• PerillaVariegated Artemesia (32:00)
  • The Lesson of the Potato Famine Potato Blight (33:00)

“When you have a monoculture or something that is bred – where they have the hardiness bred out of them, where they perform so beautifully over time and become so reliable (like impatience), you get to rely on their dependability and their simplicity. But, that simplicity means that any invading bio-organism that can figure out it’s genetic code – which is immutable or unchangeable – that’s it. They’re wiped out.

-Nancy Peters

  • Why herbicide are always behind the weed curve (35:00)
  • The prevalence of poisonous weeds (36:30)
  • Adding Lime to Delphinium & Clematis (39:30)
  • The most important question for weed ID, “Is it something you really want to grow?” (46:00)

“When you know your weeds, you will not be so annoyed when you’re out there spending hours pulling them out.”

-Nancy Peters    

  • Nancy’s tips on Lawncare ( 51:10)

“Weeds make fewer passes at grass that surpasses“.

-Nancy Peters

  • Stay tuned for Nancy’s new book called “Seven Strengths of Weeds and How to Weaken Them
  • Visit Nancy online: Website | Amazon (where you can download her book on kindle!)

Mentioned on Still Growing… this week:

Creeping Buttercup   

Mugwort  

Red Sorrel

Monoculture  

Spotted Water Hemlock – Cicuta Maculata

The Potato Blight of the Potato Famine  

Horseweed   

Annual Sow Thistle  

Oriental Bittersweet  

Mallow Family (Malvaceae) of Plants   

Tiny Common Mallow

Cleome  

Fritallaria 

Catchweed Bedstraw 

Greenbriar

Just a Rose in a Garden of Weeds

Still growing...




Jennifer Ebeling
Jennifer Ebeling is a proud Minnesotan and U of MN alumni. Gooooooo Gophers! Each week, Jennifer produces and hosts Still Growing - a gardening podcast dedicated to helping you and your garden grow. The show is an in-depth interview format. Guests featured on the show share a passion for gardening and include authors, bloggers, professional gardeners, etc. Listeners and guests of the show can join the Still Growing community on Facebook. It's a place to ask questions, share garden stories, interact with great guests featured on the show, and continue to grow and learn. Jennifer and her husband Philip have four children, a big golden lab named Sonny, and live in lovely Maple Grove, Minnesota. P.S. When she's not teaching her four kids a new card game - or teaching them how to drive a car - Jennifer loves inspiring individuals and groups to maximize and personalize their home & garden.
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7 Comments

  1. Amy Putkonen on August 27, 2013 at 6:20 am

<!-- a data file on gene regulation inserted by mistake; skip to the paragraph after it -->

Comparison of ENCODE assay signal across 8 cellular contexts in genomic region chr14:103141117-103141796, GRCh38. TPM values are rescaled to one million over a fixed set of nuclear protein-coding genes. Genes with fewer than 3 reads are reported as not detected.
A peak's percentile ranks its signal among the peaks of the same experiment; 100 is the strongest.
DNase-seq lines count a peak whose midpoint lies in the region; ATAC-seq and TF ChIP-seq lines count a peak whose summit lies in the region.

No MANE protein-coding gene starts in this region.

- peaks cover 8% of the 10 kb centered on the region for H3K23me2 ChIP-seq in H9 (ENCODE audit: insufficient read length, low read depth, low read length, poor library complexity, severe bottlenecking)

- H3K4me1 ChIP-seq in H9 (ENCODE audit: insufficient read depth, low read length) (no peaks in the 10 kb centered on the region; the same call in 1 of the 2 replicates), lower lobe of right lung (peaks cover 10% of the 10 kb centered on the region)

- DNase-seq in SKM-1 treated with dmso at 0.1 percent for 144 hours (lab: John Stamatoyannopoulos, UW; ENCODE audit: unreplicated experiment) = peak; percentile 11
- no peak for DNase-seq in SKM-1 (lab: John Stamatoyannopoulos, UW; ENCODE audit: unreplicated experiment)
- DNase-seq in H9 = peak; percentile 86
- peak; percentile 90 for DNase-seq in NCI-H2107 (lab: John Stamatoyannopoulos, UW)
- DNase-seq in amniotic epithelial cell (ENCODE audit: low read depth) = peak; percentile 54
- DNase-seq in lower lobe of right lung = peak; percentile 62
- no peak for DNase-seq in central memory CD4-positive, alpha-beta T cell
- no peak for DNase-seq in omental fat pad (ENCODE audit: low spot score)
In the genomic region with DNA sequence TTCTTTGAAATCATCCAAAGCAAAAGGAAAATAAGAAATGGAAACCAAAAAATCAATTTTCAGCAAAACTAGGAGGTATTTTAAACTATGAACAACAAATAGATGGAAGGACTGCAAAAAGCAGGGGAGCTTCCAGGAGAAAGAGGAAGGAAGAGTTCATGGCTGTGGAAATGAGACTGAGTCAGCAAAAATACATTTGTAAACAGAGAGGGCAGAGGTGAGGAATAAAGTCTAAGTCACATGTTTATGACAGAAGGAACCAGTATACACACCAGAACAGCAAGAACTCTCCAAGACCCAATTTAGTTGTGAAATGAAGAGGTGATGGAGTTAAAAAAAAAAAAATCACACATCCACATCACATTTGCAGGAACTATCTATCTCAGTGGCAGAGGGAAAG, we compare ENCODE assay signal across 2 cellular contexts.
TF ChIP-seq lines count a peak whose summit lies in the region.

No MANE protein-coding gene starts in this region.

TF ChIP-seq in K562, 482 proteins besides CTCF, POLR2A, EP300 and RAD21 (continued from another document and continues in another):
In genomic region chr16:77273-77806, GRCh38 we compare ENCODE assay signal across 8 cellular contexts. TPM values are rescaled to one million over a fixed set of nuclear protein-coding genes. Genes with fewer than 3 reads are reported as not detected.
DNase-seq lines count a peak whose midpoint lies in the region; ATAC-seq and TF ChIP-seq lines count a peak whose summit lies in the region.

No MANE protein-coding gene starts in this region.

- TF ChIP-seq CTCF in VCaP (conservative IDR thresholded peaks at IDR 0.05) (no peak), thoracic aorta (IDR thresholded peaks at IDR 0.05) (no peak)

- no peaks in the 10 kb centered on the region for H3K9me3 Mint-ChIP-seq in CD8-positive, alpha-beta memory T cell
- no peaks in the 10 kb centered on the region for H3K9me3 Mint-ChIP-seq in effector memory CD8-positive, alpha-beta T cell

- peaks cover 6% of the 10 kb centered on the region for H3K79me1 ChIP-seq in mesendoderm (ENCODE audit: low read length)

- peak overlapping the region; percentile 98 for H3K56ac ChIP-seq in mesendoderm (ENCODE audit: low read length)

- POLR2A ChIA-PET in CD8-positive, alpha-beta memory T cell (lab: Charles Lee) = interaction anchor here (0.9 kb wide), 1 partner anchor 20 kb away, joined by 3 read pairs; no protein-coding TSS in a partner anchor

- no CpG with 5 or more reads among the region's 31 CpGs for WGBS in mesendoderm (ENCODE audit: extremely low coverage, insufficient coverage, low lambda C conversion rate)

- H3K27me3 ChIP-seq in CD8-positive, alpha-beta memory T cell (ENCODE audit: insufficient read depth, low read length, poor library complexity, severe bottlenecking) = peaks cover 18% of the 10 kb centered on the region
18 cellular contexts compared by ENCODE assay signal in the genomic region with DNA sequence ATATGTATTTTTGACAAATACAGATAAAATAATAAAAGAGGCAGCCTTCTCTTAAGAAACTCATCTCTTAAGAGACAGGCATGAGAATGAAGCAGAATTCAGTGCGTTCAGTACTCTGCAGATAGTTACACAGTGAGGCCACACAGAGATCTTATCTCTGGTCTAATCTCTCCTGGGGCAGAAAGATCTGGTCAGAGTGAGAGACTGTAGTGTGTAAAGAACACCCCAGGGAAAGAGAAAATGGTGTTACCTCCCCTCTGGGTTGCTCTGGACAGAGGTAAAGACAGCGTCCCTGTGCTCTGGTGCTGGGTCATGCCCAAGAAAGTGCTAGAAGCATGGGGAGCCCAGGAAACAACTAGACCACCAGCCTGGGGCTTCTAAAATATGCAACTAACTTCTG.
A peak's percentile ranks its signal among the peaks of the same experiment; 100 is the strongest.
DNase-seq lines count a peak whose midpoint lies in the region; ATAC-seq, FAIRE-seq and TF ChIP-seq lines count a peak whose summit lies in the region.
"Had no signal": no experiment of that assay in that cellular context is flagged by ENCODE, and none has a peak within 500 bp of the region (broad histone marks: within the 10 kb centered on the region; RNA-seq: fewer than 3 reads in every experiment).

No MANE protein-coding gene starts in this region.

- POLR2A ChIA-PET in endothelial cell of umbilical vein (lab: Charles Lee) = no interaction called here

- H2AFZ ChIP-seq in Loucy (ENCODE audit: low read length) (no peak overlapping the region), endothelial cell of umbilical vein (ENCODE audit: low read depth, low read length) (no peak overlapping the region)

Hi Jennifer,

    When I read your post, I thought about this little bird outside my window who kept coming back to these flowers there. They had this white fluff that he must have liked for his nest building because he kept coming back to it and chewing off a bit more. When I went back to look more closely, it was a weed that had grown up there from my neglect of my garden this summer. I laughed and thought about how we get rid of these weeds but sometimes they are helpful too!

    • Jennifer Ebeling on August 28, 2013 at 9:17 am

      Yep! Those weeds are Masters of Disguise! The birds are less discriminating.

  2. Donna on September 2, 2013 at 7:00 pm

    I share her same reasoning. I was amazed at how weeds endured. Also, many perennials had their starts as lowly weeds. If only they retained the full drought tolerance. I did not know that QAL would cross with carrots. Good to know. I enjoyed the podcast. I will be getting her book too. I need to know more of the weeds and her book really sounds informative.

    • Jennifer Ebeling on September 3, 2013 at 11:30 am

      Donna –
      I’m so glad you liked the podcast. Still Growing… just started in June and it has been so very fun to produce each show. Nancy’s book is really great and as you can tell, she is knowledgeable and passionate about weeds! Sweet, too.
      Jennifer

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  4. […] In this episode of Still Growing…(SG), I feature the uber-knowledgable Nancy Peters, also respectfully known as “The Weed Lady”. Lest you think sweet little Nancy has spent a lifetime hunched over weeding, this Columbia Business School graduate enjoyed a successful career as a Wall Street Analyst with EF Hutton, Shearson, Morgan Stanley, Mobil, Prudential Securities, Smith Barney and EJ Lance.  As Nancy tells it, she “went from Wall Street to Weeds.” And, I am so happy she did. Nancy is a charming interview and a dedicated gardener who generously shares her encyclopedic knowledge of weeds with us in this episode of Still Growing. This episode will cover Part 1 of our discussion. Part 2 will be featured in next week’s episode of Still Growing. […]